October 20, 2016

More evidence for Planet 9 suggests it should be visible by several existing telescopes and astronomers are confident of finding it directly in the next 16 months

The hypothetical giant planet 9, which is thought to be about 10 times more massive than Earth, will be discovered within 16 months or so, astronomer Mike Brown predicted.

The researchers, Konstantin Batygin and Mike Brown, discovered the planet's existence through mathematical modeling and computer simulations but have not yet observed the object directly.

The researchers have found evidence of a giant planet tracing a bizarre, highly elongated orbit in the outer solar system. The object, which the researchers have nicknamed Planet Nine, has a mass about 10 times that of Earth and orbits about 20 times farther from the sun on average than does Neptune (which orbits the sun at an average distance of 2.8 billion miles). In fact, it would take this new planet between 10,000 and 20,000 years to make just one full orbit around the sun.

"I'm pretty sure, I think, that by the end of next winter — not this winter, next winter — I think that there'll be enough people looking for it that … somebody's actually going to track this down," Brown said during a news conference Wednesday (Oct. 19) at a joint meeting of the American Astronomical Society's Division for Planetary Sciences (DPS) and the European Planetary Science Congress (EPSC) in Pasadena, California. Brown said that eight to 10 groups are currently looking for the planet


Artist's illustration of Planet Nine, a world about 10 times more massive than Earth that may lie undiscovered in the outer solar system.
Credit: Caltech/R. Hurt (IPAC)




The evidence for Planet Nine's existence has continued to grow over the past nine months, as several different research teams have determined that the orbits of other small, distant objects appear to have been sculpted as well.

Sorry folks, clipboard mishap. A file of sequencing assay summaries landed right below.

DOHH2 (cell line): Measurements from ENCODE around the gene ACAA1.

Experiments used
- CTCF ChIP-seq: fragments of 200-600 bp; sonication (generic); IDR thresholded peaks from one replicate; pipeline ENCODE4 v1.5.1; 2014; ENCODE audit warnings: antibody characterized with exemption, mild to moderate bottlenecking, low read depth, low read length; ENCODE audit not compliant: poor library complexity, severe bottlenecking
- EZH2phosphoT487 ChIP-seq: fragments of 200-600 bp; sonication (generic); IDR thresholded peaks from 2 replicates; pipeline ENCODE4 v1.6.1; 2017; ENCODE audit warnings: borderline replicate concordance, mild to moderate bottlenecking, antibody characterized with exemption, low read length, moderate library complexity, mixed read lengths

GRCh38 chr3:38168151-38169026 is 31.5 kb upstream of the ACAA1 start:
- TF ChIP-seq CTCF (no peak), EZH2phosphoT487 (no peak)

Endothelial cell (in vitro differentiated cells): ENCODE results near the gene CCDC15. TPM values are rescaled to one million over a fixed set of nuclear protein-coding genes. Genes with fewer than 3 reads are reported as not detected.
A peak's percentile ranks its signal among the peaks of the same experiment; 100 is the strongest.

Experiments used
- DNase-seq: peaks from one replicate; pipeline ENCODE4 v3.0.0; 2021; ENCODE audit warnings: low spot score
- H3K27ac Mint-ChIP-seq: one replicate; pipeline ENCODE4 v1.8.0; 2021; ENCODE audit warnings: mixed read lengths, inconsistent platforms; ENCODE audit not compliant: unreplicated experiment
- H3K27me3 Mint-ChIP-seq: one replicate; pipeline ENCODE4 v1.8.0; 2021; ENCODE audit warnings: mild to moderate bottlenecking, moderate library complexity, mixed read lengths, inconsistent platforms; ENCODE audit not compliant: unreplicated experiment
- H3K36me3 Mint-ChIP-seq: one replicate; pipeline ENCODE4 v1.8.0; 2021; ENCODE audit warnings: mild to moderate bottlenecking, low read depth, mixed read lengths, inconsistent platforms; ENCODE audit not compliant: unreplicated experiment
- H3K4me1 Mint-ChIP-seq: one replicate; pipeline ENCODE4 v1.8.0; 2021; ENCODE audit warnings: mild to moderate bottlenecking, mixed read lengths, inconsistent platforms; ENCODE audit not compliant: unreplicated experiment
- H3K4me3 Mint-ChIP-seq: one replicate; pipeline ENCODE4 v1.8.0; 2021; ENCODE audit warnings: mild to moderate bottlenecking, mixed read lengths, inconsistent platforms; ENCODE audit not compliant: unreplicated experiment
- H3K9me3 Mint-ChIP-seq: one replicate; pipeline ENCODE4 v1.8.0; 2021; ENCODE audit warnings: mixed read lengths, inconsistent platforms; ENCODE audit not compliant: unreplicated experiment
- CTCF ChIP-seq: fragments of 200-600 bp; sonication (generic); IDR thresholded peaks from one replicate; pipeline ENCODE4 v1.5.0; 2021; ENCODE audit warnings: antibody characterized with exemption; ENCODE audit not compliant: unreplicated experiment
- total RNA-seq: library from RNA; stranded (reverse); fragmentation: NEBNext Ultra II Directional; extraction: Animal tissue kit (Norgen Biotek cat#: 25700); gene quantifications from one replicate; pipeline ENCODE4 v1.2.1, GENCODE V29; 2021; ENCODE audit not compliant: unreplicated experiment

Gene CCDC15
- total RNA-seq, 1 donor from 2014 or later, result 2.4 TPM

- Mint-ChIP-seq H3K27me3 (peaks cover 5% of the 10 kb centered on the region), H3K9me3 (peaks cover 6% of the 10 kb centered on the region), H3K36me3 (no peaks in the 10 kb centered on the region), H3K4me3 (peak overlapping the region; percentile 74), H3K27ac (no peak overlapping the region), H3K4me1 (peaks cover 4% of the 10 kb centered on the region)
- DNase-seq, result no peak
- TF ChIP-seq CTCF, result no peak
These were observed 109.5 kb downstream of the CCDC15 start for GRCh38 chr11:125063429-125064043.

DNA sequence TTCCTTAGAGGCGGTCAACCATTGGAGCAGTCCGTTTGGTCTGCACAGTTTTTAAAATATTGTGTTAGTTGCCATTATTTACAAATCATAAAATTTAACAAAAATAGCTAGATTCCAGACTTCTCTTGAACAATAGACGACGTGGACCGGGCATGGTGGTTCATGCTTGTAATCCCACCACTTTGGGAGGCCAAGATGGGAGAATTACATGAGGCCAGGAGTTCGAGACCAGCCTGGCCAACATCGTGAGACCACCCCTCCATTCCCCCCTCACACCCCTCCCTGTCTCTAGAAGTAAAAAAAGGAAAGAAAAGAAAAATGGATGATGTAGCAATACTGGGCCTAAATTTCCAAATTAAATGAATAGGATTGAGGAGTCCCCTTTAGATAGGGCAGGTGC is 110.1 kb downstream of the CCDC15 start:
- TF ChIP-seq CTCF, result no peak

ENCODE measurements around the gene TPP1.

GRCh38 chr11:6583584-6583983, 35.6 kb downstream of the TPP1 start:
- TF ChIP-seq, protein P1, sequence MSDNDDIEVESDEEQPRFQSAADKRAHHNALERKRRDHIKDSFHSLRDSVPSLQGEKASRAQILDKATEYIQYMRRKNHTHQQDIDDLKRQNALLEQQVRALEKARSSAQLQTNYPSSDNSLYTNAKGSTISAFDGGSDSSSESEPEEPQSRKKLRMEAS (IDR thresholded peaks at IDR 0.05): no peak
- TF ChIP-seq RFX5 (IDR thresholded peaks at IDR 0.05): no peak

One team, led by Renu Malhotra of the University of Arizona, discussed four such objects at the DPS/EPSC meeting Wednesday. And Brown's team, led by Elizabeth Bailey of Caltech, announced at the meeting on Tuesday (Oct. 18) that Planet Nine appears to have tilted the orbits of all eight "official" planets by 6 degrees relative to the sun.

Astronomers have said Planet Nine is perhaps four times wider than Earth, and such an object would be easily visible with professional-grade equipment if it were relatively close to Earth, Brown explained. In addition, planets on highly elliptical orbits spend most of their time near aphelion, since they're traveling most slowly on this part of their path, he said.

An object four times bigger than Earth that's located at 1,000 AU would have a magnitude of about +25 on astronomers' brightness scale, Brown added.

"This is well within reach of the giant telescopes," he said. "The Subaru telescope, I think, on Mauna Kea, [in Hawaii] — the Japanese national telescope — is the prime instrument for doing the search. But there are a lot of other people who have clever ideas on how to find it, too, that are trying with their own telescopes."

SOURCES- Caltech, Space.com

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